A powerful ally of Venezuelan President Nicolás Maduro on Monday denied any type of armed threats against U.S.-backed opposition leader Juan Guaidó as shown in a widely circulated photograph.
The image taken by a member of Guaidó’s press team depicts an armed man in street clothes and a motorcycle helmet pointing a pistol at a group of people led by Guaidó during a Saturday street rally.
Opposition leaders marching with Guaidó said that socialist hardliners loyal to Maduro also opened fire to intimidate opposition supporters at the event in the central city of Barquisimeto, injuring a 16-year-old boy who was shot in the leg.
However, Maduro ally and socialist party boss Diosdado Cabello in a news conference Monday called the photo a “lie” distributed by the opposition in an attempt to trick Guaidó followers into thinking his life is in danger.
“He’re an alleged gunman, an armed man,” Cabello said, holding up a copy of the photo. “Everyone is calm… and Guaidó keeps on talking.”
Cabello said that the boy was injured a long distance from Guaidó, dismissing it as an unrelated incident.
According to opposition leaders interviewed by The Associated Press on Saturday, about 200 armed civilians and government security forces ambushed marchers led by Guaidó. They said several others were roughed up as the Maduro loyalists harassed participants.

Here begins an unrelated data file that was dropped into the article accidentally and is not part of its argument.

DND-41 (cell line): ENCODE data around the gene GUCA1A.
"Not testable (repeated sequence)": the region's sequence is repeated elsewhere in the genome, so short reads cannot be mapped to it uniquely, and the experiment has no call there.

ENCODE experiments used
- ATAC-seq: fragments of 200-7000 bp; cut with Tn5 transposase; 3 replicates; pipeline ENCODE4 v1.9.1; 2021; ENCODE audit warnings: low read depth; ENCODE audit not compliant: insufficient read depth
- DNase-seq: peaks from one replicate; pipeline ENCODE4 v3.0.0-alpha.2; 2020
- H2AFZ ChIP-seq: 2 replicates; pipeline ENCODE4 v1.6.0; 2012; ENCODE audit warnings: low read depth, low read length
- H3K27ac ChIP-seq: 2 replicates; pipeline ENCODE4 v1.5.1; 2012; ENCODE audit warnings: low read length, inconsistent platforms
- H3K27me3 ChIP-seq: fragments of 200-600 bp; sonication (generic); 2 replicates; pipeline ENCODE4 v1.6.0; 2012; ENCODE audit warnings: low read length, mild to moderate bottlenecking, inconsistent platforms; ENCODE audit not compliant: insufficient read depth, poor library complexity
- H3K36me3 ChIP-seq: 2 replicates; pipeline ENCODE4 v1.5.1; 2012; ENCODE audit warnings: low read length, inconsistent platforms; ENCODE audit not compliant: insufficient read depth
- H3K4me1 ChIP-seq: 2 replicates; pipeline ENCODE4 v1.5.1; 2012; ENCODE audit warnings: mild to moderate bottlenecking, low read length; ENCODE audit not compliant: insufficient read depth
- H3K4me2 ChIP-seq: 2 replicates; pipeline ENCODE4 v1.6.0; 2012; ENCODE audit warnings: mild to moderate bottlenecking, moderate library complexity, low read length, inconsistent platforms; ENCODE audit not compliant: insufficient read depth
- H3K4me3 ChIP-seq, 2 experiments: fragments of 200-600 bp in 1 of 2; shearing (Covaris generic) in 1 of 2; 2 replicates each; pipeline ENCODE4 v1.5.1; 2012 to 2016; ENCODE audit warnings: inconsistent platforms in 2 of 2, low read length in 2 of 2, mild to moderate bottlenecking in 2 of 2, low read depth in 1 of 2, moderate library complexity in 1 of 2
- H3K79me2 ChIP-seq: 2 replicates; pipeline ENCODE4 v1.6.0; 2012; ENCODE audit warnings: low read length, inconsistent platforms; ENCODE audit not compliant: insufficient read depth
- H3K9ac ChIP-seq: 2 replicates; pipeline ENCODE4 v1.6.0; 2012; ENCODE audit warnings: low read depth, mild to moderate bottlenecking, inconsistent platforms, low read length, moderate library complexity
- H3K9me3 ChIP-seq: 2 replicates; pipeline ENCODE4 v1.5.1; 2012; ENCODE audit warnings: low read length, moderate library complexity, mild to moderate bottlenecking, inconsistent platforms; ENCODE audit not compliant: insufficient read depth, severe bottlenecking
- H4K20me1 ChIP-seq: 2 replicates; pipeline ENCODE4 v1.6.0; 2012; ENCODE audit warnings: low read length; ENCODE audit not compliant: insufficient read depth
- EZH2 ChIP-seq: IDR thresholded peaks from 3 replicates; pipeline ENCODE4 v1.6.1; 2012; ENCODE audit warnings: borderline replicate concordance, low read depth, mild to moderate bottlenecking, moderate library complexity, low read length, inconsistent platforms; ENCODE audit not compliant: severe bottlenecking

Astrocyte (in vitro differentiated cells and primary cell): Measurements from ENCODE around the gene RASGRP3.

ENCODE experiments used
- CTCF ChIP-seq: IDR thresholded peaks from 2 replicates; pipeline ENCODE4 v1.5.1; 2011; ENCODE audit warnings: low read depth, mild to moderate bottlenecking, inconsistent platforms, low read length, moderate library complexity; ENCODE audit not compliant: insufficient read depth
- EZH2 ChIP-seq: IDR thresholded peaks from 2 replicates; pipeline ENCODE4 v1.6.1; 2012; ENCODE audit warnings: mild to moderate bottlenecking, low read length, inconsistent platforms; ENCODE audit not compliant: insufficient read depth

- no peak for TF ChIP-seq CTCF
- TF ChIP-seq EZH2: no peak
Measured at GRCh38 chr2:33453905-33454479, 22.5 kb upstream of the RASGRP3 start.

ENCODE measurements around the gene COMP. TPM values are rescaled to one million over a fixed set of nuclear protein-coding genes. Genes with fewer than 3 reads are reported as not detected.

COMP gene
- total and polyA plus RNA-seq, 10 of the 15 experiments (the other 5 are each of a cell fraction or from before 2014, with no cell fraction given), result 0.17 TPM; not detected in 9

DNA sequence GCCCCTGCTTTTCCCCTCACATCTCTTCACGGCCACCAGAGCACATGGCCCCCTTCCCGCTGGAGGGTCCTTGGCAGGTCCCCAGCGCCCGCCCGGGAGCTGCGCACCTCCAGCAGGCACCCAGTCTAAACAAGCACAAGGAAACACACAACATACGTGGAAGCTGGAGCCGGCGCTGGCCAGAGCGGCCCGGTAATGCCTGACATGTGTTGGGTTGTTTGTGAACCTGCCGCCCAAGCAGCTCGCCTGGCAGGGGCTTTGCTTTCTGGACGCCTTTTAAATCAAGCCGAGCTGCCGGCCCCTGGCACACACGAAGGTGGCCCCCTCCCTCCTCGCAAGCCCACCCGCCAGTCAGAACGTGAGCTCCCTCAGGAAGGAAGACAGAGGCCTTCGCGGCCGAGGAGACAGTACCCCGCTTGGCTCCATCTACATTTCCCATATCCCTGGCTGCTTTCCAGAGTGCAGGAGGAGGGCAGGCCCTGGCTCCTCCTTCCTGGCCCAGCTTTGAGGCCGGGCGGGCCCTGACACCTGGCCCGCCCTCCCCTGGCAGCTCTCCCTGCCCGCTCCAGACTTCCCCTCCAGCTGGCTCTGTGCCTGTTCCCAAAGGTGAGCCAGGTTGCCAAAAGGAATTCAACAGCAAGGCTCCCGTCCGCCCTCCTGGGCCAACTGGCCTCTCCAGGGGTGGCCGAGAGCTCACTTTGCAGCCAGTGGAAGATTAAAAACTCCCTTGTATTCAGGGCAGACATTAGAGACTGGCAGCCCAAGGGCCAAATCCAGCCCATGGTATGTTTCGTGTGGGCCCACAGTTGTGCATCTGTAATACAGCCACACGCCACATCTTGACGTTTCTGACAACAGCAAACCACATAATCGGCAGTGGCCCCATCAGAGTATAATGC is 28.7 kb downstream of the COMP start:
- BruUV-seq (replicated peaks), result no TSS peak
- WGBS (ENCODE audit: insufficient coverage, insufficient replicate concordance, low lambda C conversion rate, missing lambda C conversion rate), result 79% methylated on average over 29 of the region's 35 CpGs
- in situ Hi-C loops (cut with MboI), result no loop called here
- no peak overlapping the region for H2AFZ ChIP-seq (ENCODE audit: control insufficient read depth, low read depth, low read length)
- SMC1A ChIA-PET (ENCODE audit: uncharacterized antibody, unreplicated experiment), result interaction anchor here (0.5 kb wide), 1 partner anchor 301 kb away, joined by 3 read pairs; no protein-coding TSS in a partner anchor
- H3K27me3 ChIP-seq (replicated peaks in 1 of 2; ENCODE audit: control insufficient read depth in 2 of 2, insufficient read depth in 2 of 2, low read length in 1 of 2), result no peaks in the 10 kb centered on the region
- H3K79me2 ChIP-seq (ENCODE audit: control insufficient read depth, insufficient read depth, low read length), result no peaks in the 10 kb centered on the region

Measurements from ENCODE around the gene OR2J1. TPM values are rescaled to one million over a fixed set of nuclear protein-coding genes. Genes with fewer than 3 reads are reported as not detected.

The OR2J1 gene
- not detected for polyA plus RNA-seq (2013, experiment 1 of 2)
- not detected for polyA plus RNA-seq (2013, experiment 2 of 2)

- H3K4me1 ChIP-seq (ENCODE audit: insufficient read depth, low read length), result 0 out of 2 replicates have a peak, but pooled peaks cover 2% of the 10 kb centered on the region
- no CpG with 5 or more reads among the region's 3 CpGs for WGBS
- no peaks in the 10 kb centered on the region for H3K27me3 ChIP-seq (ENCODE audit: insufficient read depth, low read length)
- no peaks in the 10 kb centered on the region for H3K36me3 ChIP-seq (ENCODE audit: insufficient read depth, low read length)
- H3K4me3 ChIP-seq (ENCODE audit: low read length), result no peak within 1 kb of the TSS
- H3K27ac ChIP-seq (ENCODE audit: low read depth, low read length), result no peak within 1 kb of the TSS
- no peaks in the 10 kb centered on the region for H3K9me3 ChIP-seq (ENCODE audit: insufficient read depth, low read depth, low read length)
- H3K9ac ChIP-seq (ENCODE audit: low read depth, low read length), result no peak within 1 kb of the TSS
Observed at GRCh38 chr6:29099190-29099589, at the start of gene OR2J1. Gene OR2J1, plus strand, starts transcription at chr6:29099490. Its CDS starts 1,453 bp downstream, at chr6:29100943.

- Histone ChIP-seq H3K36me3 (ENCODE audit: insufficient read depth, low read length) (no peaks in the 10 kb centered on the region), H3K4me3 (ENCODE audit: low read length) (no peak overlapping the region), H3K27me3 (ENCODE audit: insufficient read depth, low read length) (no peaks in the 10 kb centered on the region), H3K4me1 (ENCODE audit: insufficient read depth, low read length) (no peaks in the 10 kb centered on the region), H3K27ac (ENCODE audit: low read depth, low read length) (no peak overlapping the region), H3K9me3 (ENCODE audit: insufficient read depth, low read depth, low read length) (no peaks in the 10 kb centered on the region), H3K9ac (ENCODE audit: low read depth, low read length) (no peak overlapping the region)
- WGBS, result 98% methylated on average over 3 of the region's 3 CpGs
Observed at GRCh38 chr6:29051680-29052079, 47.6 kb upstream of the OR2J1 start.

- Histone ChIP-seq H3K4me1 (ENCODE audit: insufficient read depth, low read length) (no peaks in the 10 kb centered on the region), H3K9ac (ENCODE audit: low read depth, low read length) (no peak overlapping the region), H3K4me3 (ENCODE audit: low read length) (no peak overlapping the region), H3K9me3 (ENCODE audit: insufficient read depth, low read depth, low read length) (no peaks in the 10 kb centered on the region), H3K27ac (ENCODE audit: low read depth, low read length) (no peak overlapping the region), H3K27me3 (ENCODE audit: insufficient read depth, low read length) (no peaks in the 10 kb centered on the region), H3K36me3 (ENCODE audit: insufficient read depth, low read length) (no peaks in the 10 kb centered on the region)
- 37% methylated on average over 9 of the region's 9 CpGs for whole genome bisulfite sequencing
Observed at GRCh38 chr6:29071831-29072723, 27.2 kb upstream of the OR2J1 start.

The AP was not present at the rally so was unable to verify the account made by either side. The photo of the gunman aiming at Guaido was provided to the AP by the opposition leader’s team.
The confusing incident is believed to be the first time pro-government vigilantes known as colectivos have aimed a weapon at Guaidó, who the U.S. and more than 50 other countries recognize as Venezuela’s rightful leader following Maduro’s re-election in 2018 in a race the opposition says was marred by irregularities.
It is was the first public trip Guaidó has taken outside the capital of Caracas since returning from an international tour to rally support, including a White House meeting with President Donald Trump, who invited Guaidó as a special guest to his annual State of the Union address.
The incident was widely condemned in the international community by the European Union, the Organization of American States and the Lima Group, which integrates a dozen countries in the region to find a way out of the Venezuelan crisis.
Guaidó has called for a demonstration on March 10, when the opposition will attempt to retake control of their legislative building in the center of Caracas. Armed civilians and security forces have forcefully blocked opposition lawmakers from entering the building since January.
Also Monday, Venezuelan authorities said that they arrested two managers of the state-run oil firm PDVSA, accused of providing internal information to the U.S.
It follows a recent announcement by Maduro to restructure PDVSA after stiff U.S. sanctions against a Russian state-controlled brokerage that has helped the Venezuelan government skirt an American oil embargo and enabled Maduro to keep his grip on power.q
The two men arrested are Alfredo Marcial Chirinos Azuaje, special operations manager, and Aryenis Torrealba, general manager of crude operations. They’re accused of providing the U.S. with “strategic, sensitive and confidential information.”